Baked Sunday Mornings: Brown Butter Apple Cranberry Galette

I was so happy to see the Brown Butter Apple Cranberry Galette on the Baked Sunday Mornings schedule this week. I tested the recipe for the cookbook and loved it. However, I tested the recipe in the summer when fresh cranberries were not available and had to use dried ones instead. I was eager to give it a try with fresh cranberries.

You make the crust for this galette in the food processor by mixing together all-purpose flour, cake flour, sugar, and salt; adding in frozen cubed shortening and butter; and adding ice water until the dough comes together. You need to chill the dough for at least an hour before rolling it out.

I rolled the chilled dough out between two sheets of parchment paper and didn't need to use any flour. After another quick chill, I sprinkled panko crumbs onto the dough and arranged the filling in the center, comprised of thinly sliced apples (I used Stayman Winesap) and fresh cranberries that had been tossed with dark brown sugar, cinnamon, salt, and browned butter. After folding the edges of the dough over the apples, brushing brown butter onto the crust and fruit, and sprinkling on coarse sugar, the galette was ready to bake.
I ended up baking the galette for 50 minutes because I wanted to make sure that it was thoroughly cooked, including the bottom crust. The crust developed a couple of small tears in the oven (you can see them around two and three o'clock in the photo above), but in general, I was very pleased with how the final product looked. I did not strain my brown butter and so there were dark specks of browned milk solids visible all over the crust. The galette cut cleanly and the filling held its shape perfectly; it was sturdy enough that you could pick it up and eat a slice without a fork.
This galette was excellent. For some reason I totally suck at making traditional pies with pastry crusts -- the bottom crust is always undercooked and/or soggy. But I do much better with tarts and freeform pies (for instance, I had great success with King Arthur Flour's freeform Crusty Apple Pie). This crust turned out perfectly. It was buttery, firm, flaky, cooked through, and not soggy in the slightest. I had sliced my apples very thin using a mandoline, so the cross-section of each slice revealed a tightly-packed stack of apple layers. The cranberries became quite dark during baking -- blackened in some cases -- and some of them burst.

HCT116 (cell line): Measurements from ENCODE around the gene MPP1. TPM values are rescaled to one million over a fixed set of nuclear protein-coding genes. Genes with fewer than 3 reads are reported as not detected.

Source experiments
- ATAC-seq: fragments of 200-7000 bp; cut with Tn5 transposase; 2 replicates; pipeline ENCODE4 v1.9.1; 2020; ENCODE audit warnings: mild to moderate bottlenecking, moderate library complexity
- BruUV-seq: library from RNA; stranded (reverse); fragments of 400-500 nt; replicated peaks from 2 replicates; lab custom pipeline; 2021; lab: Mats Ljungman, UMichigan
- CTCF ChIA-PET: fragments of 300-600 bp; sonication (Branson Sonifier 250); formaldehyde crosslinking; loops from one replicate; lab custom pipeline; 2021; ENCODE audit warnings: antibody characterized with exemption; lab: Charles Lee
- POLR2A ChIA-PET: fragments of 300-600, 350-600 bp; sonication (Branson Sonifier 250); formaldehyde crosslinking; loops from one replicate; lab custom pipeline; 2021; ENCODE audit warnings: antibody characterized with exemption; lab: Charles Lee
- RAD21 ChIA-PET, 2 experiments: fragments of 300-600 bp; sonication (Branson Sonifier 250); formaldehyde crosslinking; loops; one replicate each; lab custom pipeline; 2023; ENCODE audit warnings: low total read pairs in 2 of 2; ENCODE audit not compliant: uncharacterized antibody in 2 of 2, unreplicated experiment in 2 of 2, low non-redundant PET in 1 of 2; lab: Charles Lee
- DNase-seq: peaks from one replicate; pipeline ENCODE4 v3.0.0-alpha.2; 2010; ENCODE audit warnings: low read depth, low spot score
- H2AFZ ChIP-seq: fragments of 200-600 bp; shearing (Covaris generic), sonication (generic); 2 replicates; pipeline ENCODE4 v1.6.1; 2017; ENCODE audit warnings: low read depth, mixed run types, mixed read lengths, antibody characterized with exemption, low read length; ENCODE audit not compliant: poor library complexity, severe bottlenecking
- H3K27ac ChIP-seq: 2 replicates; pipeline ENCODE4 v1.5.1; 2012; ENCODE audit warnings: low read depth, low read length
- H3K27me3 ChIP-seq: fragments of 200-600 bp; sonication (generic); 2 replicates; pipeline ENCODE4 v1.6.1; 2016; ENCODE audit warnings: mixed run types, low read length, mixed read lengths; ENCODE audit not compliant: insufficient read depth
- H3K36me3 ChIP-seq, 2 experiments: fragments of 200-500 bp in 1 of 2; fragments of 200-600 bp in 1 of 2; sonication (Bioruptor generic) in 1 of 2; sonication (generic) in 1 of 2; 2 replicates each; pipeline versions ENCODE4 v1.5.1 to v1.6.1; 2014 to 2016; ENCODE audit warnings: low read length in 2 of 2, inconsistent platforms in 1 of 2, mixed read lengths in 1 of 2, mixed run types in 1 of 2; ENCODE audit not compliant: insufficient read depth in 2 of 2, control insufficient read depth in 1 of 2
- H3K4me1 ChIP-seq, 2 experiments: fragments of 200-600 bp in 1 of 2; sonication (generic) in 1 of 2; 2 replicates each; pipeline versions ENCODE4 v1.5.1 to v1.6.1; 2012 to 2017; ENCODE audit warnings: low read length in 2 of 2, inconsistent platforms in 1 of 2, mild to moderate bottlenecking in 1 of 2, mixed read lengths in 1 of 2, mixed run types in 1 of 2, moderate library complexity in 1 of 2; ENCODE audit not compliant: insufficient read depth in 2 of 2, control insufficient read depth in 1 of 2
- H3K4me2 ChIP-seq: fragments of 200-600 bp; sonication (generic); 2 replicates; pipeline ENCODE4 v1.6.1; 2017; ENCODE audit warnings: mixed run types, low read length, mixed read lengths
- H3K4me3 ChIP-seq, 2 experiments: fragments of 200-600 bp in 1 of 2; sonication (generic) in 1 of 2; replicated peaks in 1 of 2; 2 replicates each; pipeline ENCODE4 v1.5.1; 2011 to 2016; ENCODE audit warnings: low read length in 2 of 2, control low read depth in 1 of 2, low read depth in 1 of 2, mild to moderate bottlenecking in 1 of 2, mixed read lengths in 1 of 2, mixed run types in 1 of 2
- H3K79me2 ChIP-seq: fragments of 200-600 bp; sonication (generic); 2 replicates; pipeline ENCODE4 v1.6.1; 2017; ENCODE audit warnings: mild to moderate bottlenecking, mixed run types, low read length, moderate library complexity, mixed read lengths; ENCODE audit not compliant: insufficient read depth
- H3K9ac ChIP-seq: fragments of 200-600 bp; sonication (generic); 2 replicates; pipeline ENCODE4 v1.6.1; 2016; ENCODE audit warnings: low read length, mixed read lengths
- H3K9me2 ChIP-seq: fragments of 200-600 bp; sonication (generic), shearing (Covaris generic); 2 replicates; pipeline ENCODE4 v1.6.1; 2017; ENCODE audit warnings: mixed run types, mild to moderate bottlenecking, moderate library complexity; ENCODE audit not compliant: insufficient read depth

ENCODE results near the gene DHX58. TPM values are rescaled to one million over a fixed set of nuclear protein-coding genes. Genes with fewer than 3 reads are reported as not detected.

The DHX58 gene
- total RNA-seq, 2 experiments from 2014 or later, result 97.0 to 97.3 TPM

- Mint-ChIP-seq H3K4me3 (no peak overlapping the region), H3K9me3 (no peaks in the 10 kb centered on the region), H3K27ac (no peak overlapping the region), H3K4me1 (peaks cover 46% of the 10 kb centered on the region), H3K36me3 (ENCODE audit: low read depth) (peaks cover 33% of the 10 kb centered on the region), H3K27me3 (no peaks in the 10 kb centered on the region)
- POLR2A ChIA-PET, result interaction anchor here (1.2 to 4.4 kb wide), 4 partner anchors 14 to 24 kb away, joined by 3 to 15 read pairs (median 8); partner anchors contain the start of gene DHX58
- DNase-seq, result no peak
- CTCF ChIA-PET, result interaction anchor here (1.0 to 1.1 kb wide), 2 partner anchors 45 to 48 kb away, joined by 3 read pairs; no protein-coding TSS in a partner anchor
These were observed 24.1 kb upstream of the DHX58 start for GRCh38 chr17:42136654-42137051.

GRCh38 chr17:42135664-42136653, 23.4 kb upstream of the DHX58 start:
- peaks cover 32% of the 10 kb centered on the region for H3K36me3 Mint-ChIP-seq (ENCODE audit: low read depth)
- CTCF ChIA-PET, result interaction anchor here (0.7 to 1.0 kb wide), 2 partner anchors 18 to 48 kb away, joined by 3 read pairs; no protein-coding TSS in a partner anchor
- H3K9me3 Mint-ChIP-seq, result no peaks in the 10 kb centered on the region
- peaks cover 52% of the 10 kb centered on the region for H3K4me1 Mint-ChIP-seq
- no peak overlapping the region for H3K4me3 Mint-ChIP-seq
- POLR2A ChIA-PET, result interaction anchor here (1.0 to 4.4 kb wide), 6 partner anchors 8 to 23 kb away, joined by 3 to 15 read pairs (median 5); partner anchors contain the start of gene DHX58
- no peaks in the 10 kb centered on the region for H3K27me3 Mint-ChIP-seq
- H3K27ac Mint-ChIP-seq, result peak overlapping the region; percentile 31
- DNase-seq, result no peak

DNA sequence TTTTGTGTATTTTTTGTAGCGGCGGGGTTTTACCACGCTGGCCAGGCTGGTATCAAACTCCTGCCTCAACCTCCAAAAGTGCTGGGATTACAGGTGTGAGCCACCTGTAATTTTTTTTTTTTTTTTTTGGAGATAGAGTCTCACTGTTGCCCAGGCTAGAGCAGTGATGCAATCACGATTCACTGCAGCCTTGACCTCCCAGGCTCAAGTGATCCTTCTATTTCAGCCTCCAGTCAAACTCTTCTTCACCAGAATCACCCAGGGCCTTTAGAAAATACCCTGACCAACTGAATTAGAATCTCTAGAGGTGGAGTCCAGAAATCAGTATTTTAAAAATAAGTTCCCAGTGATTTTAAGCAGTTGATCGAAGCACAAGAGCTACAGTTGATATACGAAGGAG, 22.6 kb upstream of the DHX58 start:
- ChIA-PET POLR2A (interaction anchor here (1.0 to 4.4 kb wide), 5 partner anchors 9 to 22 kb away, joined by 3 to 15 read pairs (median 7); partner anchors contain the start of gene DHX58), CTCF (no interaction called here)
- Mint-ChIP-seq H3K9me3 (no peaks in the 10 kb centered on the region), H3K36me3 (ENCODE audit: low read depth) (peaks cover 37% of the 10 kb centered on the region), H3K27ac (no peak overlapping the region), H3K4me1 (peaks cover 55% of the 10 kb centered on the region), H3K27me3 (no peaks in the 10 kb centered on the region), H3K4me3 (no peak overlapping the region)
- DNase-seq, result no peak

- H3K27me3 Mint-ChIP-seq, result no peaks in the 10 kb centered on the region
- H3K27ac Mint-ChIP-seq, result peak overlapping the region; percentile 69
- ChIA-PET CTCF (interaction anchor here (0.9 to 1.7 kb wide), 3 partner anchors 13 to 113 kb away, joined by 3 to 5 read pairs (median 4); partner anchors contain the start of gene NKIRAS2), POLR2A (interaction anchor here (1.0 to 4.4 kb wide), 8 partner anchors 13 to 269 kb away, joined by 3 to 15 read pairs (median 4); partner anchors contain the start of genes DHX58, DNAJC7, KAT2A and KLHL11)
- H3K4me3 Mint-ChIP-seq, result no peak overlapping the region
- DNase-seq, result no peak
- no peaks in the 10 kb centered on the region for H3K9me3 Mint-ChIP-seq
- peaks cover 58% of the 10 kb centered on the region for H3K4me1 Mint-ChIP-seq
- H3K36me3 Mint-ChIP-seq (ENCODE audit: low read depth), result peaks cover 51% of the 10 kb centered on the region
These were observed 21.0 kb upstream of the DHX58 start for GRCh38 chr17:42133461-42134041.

The cinnamon flavor in the filling is not very prominent; the focus of this tart is the flavor of the apples. The cranberries were quite tart, but the sharp flavor was a nice contrast. I guess this is a major difference between using fresh cranberries and dried -- the dried cranberries I buy are always sweetened, so they don't give you the same degree of puckery sourness. I like this pie with both fresh and dried fruit, although I think fresh cranberries look more attractive. Either way, I'm thankful for this rustic pie that is a delicious and comforting fall dessert.

Recipe: "Brown Butter Apple Cranberry Galette" from Baked Occasions by Matt Lewis and Renato Poliafito, recipe available here at Baked Sunday Mornings.

Previous Post: "Who Needs a Pie Pan to Make Pie?: Crusty Apple Pie," October 6, 2014.


Beautiful! I struggle with traditional pies as well, so I agree that this was a nice alternative. I also had very thin slices, and I love the cross-section of stacked thin layers! Happy Thanksgiving! :)